Employees perform safely when the metrics upon which they are measured make safety important to the business, and a key factor in their performance rating. Excellence managers measure what matters and value what counts.

Proctor & Gamble (P&G) – P&G, under past leadership of Rick Fulweiler, transformed the EHS function from a cost center to a profit center by defining safety’s contribution to the bottom line. The EHS function identifies industry average incident rates for their operations using BLS data, and tracks the average cost of lost-time and recordable incidents using industry cost data. They then calculate – using a formula of the number of accidents prevented times the average cost/incident saved – and identify how much was saved and thereby dropped to the bottom line as margin contribution. P&G knows that safety pays.

Active Agenda Inc. – In a past life, Dan Zahlis, president of Active Agenda Inc., was the Western Region risk manager for the Häagen-Dazs Co. He developed what he refers to as “the ultimate metric of safety.” Instead of measuring recordable rates, which created an atmosphere of fear and underreporting, he measured and rewarded total cost per incident. He calculated that number by dividing total injury costs by the total of all incidents (near misses, first aid, medical-only and lost time and restricted). By the design of this metric, the only way the operation could truly improve was to either drive down injury costs (by managing people better) or drive up incidents reported (to learn more about risks). Encouraging truth removed the veil of fear, and dramatically reduced the division’s total Injury costs. (Editor’s Note: Active Agenda is an open-source, risk management technology project. Turn to page 21 for further information.)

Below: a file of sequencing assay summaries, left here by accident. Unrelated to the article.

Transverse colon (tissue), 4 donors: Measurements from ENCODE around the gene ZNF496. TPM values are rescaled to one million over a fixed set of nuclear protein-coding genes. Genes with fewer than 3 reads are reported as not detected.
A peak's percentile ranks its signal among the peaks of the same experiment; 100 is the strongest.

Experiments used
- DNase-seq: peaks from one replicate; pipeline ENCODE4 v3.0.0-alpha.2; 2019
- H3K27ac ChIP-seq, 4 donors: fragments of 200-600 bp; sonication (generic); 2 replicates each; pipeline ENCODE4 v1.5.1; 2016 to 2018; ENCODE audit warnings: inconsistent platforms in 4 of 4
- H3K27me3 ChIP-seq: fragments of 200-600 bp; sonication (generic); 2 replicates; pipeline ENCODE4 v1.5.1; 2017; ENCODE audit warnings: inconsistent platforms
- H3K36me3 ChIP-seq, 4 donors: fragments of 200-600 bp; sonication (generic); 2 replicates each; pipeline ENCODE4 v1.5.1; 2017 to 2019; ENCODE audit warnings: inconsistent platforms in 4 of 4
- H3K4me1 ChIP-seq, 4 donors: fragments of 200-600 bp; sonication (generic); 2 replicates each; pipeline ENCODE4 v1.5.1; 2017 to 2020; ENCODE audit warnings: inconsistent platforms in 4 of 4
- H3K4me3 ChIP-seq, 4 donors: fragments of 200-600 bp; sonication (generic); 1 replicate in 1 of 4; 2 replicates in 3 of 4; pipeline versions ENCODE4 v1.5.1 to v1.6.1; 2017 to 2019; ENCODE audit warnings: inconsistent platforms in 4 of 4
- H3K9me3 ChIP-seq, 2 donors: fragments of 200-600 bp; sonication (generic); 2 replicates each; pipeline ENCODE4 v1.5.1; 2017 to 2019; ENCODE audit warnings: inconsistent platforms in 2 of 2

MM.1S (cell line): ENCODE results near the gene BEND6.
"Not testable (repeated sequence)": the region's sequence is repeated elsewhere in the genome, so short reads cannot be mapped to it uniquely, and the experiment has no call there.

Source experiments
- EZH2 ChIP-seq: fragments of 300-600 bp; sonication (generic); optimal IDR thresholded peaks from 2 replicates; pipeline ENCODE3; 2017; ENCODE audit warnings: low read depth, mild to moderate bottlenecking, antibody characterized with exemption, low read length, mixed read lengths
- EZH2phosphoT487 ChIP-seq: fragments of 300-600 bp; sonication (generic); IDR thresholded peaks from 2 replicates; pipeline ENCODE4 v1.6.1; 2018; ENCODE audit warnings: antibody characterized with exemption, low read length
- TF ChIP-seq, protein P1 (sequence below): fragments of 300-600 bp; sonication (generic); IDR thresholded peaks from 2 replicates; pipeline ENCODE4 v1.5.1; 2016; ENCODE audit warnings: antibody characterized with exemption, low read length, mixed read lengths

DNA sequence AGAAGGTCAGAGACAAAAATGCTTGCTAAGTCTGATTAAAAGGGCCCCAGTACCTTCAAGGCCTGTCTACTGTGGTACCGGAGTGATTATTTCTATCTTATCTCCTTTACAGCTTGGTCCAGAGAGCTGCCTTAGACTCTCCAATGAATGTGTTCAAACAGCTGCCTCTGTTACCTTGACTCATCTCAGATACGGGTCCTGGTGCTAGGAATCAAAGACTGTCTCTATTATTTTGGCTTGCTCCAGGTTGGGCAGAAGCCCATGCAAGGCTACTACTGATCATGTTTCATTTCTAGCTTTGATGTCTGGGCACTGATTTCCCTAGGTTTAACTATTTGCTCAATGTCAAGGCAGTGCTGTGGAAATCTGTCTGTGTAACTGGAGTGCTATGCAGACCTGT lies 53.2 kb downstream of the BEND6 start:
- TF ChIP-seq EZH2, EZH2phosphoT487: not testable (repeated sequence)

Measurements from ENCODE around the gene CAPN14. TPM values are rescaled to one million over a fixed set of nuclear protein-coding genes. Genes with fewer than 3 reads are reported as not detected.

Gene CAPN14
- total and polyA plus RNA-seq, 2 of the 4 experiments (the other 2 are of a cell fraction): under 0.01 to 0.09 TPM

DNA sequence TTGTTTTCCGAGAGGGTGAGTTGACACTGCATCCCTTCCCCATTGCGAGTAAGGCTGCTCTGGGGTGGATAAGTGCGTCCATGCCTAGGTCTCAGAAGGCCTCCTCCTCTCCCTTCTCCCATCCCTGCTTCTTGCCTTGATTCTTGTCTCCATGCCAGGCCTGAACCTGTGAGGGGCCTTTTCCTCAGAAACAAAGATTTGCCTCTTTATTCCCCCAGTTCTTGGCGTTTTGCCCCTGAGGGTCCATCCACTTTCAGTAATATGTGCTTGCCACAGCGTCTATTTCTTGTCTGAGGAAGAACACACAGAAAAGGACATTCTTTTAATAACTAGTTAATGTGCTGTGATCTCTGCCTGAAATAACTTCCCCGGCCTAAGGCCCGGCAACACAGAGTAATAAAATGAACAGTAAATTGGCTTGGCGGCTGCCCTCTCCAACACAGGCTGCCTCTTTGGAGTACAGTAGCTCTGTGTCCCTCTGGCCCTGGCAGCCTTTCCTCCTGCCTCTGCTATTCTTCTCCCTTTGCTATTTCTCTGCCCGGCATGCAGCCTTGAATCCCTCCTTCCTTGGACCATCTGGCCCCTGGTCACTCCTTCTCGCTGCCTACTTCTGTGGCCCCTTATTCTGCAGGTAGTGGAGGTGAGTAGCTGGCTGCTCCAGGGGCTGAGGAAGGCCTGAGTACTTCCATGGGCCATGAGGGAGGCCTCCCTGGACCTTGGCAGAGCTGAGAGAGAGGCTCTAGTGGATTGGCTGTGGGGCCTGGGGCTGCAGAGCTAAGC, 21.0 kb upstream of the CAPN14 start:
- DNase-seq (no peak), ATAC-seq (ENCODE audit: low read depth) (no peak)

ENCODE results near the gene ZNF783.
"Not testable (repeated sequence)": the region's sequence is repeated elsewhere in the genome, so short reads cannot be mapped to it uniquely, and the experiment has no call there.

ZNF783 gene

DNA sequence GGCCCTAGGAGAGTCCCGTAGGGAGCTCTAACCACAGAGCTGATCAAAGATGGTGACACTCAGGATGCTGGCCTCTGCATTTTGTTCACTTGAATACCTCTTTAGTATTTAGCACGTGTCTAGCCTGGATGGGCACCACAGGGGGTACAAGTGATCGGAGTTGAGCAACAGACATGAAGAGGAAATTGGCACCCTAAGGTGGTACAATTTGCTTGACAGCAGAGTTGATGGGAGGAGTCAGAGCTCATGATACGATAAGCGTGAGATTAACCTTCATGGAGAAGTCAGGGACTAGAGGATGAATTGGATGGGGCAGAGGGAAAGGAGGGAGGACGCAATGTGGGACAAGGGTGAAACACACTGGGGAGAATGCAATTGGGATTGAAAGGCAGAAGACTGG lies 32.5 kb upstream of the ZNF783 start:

Element 8 – Consequences for Excellence – Performance management systems and practices that effectively recognize, respond and reinforce desired (safe) decisions, actions and behaviors at all levels of an organization.

Question of excellence for consequence delivery: Do we systemically recognize, reinforce and reward safe behavior equal to all other parameters of operational performance?

Quote: “You simply cannot manage yourself out of problems you behave yourself into.” – Stephen Covey, “Seven Habits of Highly Effective People"

Employees perform safely when significant and meaningful consequences (positive and negative) attach to their (safety) performance and rewards. Excellence managers deliver consequences – positive and negative – consistently and effectively.

Bronson Healthcare Group – Bronson, in Kalamazoo, Mich., asks all managers to write 12 thank-you notes per quarter and to show them to their own managers as proof that they indeed recognize their employees. Additionally, human resources does random spot-checks on managers, asking to see copies of thank-you notes. If a manager doesn’t have them, he or she is asked to schedule a “little talk” with the senior leader of the group. They’ve never had to schedule more than one talk before managers quickly got the message that the organization was serious about this activity.11

Haynes International Inc. – President Francis Petro believes in commitment with accountability. “Every single manager is evaluated first on safety before anything else, and that is written and documented. When there’s an accident, a spill or an environmental release, managers must call my office immediately and provide written documentation within 24 hours,” he says.